Erdogan believes that the U.S. government – first Obama and now, apparently, Trump – are naive about the YPG and its territorial ambitions, and that support for the group is both setting up an ethnic conflict in Syria and aiding PKK terrorism in Turkey itself.
A decision to directly arm the YPG was made by President Barack Obama before he left office, according to Colin Kahl, a former top national security aide to Vice President Joe Biden. But during the transition, Kahl wrote in an article last week in Foreign Policy, Michael Flynn, Trump’s then-incoming national security adviser, “asked the administration to hold off” so Trump could review the situation. Flynn, Kahl noted, was later found to be a paid consultant to pro-government Turkish interests.
At the end of the day, Kahl said, Trump came to the same conclusion as Obama, but only after Erdogan had won his referendum without the annoyance of an open breach with Washington.
Turkey has long insisted that U.S. arms were already going directly to the Syrian Kurdish group. As evidence, it points to U.S. weapons seized from the PKK – saying they were funneled from the YPG – and the fact that the United States has been unable to dislodge Kurdish fighters from controlling Arab parts of northern Syria that they have seized, with U.S. assistance under Obama, along the Turkish border.
As they prepare for the offensive in Raqqa, the Islamic State’s de facto Syrian capital, the Americans have told Turkey that the YPG will not be permitted to stay in the city but will turn over control to Arab elements that are part of the combined, U.S.-backed Syrian Democratic Forces. The Turks say they have heard that story before, in liberated northern towns such as Manbij and Jarabulus, which remain under YPG control.
“They say it’s a very difficult decision . . . they don’t have any other alternatives, so on and so forth,” the senior Turkish official said. “It’s the same story. We are in a vicious circle. We keep on explaining that it’s not the only alternative, and they keep saying it’s the only alternative.”
“Put yourself in the shoes of the Turkish president,” the official said. “Could you accept that kind of decision? Here is an ally, for 60 years now – even before NATO. We fought side by side in Korea. We have fought in Somalia, in Kosovo, in Macedonia, in Bosnia-Herzegovina. Side by side. Now, instead of siding with your ally – which has 800,000 soldiers – you are opting to side with a terrorist organization.”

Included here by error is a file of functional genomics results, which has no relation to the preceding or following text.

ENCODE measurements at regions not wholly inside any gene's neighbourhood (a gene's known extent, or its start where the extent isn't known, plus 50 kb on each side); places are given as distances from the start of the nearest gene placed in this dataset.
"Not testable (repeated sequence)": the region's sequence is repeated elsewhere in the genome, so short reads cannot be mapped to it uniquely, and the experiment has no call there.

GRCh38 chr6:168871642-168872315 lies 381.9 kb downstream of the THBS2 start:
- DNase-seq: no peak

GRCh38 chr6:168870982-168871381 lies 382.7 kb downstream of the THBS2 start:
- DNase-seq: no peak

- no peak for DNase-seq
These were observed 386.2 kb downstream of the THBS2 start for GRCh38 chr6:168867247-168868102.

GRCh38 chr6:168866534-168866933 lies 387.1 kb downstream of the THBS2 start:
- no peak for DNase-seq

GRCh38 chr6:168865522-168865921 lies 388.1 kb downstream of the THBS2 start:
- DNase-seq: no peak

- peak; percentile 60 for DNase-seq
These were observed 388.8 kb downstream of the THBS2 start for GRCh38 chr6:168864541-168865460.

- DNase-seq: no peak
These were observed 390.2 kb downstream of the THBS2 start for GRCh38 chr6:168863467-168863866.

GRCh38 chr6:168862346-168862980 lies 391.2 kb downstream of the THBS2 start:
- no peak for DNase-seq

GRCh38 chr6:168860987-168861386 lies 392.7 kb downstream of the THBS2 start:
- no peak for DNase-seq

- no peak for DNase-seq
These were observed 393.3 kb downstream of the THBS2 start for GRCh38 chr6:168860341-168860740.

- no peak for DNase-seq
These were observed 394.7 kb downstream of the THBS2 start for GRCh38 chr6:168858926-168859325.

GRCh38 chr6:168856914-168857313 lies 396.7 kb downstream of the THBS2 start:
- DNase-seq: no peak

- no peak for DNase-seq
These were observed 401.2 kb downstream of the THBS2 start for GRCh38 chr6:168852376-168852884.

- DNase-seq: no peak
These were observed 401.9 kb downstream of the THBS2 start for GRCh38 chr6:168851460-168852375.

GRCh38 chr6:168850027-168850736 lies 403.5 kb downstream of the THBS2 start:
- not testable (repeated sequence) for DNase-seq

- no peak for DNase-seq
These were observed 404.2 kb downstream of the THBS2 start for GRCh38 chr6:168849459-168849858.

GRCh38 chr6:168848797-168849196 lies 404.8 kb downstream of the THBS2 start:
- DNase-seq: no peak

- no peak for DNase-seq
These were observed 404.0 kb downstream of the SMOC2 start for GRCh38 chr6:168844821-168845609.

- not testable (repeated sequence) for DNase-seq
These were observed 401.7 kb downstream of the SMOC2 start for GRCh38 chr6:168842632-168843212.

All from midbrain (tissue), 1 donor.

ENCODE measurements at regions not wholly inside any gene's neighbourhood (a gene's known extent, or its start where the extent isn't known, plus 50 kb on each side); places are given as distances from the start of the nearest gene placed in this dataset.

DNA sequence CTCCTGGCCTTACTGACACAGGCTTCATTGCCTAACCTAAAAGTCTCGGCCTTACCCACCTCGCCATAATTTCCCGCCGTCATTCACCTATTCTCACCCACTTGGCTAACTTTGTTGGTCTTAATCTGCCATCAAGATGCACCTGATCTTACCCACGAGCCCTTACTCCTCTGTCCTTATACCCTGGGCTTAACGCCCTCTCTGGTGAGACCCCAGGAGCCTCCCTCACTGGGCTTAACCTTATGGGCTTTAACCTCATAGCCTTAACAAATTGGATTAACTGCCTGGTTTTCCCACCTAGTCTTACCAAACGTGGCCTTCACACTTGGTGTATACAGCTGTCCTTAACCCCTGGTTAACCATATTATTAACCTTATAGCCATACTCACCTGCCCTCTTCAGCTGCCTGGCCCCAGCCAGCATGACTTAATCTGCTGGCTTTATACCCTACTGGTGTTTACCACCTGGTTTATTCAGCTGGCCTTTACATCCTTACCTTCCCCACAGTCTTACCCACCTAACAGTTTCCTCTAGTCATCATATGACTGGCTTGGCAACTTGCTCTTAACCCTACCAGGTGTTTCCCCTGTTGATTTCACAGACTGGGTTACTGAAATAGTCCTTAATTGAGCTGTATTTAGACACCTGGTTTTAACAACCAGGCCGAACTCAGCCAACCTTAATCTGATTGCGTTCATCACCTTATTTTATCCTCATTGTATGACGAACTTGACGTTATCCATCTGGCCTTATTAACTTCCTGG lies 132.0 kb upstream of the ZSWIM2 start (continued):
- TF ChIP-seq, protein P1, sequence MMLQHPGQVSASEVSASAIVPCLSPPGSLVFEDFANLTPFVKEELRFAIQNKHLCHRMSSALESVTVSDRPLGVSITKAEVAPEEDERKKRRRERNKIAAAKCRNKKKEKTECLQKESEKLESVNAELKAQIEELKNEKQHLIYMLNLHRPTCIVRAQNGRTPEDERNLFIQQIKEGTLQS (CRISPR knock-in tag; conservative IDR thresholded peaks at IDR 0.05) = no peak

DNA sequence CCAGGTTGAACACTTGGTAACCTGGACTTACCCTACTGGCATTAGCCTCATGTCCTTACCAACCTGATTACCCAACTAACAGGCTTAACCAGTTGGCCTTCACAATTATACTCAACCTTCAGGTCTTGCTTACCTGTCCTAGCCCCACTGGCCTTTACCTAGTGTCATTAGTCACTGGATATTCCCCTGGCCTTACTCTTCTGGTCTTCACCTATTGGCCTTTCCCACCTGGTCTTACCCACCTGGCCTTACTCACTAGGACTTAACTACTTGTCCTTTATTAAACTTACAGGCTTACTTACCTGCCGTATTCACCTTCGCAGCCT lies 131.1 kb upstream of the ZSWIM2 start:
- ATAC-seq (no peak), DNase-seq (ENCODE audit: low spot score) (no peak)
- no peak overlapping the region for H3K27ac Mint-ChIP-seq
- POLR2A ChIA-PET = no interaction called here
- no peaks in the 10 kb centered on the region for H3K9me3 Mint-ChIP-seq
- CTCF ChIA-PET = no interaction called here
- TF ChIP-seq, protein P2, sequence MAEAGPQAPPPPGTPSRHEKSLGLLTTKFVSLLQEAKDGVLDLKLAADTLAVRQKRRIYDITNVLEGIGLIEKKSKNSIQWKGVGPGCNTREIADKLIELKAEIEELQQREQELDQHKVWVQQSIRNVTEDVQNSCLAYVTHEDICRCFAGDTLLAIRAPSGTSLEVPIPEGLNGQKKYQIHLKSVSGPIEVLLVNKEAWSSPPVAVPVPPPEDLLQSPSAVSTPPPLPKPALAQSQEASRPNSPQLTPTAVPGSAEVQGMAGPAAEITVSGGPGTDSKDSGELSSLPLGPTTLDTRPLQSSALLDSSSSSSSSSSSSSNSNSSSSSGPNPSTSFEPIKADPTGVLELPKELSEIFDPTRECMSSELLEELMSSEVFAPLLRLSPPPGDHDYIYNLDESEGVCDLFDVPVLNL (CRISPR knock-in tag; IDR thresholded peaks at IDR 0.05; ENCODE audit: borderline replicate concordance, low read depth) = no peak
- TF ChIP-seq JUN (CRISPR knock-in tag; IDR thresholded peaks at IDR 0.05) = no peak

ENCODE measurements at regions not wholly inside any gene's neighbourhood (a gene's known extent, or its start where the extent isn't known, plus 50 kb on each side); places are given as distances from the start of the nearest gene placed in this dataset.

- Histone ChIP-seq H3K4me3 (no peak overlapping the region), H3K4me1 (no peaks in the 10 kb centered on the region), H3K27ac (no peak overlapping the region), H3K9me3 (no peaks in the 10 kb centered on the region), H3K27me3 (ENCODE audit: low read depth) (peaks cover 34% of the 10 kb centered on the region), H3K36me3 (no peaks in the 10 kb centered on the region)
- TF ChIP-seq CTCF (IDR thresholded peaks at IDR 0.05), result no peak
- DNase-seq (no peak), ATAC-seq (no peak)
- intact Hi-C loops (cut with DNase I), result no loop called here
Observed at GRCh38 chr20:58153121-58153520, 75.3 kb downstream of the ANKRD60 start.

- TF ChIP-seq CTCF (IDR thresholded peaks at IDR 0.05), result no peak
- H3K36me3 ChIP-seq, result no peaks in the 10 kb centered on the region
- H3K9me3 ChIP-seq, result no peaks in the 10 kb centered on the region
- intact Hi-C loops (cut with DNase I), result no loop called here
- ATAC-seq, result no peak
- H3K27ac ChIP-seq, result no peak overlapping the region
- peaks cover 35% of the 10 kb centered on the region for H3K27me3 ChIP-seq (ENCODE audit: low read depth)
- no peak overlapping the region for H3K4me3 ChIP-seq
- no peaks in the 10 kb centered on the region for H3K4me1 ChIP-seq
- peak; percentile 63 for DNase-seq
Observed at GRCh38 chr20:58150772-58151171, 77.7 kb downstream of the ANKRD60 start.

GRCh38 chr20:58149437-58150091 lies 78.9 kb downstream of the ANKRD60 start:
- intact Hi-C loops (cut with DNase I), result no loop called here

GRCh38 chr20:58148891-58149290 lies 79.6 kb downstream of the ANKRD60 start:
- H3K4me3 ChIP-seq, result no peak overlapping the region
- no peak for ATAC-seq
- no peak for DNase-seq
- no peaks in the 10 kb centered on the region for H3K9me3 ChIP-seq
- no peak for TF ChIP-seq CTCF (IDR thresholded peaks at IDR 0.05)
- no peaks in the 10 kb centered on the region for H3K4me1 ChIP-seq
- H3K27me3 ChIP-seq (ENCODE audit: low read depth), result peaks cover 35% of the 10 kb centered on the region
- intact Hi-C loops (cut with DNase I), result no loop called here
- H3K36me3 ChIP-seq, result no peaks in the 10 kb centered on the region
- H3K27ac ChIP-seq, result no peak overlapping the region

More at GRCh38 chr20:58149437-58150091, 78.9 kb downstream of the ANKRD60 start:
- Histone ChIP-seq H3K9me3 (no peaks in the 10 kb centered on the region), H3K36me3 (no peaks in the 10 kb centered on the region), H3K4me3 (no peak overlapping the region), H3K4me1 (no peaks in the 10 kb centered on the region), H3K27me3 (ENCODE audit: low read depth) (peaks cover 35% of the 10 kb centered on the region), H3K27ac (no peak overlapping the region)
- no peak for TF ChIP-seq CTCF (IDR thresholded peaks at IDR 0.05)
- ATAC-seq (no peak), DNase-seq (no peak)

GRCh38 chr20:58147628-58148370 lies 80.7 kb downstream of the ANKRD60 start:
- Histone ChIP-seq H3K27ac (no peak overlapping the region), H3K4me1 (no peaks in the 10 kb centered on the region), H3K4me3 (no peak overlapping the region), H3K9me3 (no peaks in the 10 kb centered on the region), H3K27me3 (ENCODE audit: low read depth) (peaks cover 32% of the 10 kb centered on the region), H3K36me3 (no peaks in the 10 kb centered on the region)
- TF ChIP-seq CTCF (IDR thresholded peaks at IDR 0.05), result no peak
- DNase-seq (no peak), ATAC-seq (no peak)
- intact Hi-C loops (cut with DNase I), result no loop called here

Turkey has offered its own troops, and separate Syrian Arab forces under its wing, for the Raqqa offensive, but the Americans maintain that the Kurds have proved their mettle and are ready to move. Although, in deference to Turkey, U.S. commanders have refrained until now from directly arming the YPG, they say the urgency and magnitude of the Raqqa offensive gives them no choice.
The YPG-dominated Syrian Democratic Forces, a Pentagon statement announcing the decision said, is “the only force on the ground that can successfully seize Raqqa in the near future.”
“They keep saying that time is of the essence for the liberation of Raqqa, that all of the planning is done,” the Turkish official said. “They’ve been saying that for a year now.”
U.S. officials have said they are confident they can keep the YPG from taking over Raqqa, but Turkey is doubtful. “If they say no, how are you going to force them out?” the Turkish official said. “The United States is trying to substitute a threat, which is against the West’s interests, with a threat against Turkey.”
The official said Turkey would leave open its options to attack the YPG itself – as it did when Turkish warplanes last month struck YPG and PKK positions on the border, killing 20 YPG fighters only miles from U.S. Special Operations forces and nearly causing an open breach with the Pentagon.
Turkey also retains the option of canceling an agreement that allows U.S. and anti-Islamic State coalition warplanes to fly out of its air base at Incirlik.
(c) 2017, The Washington Post · Karen Deyoung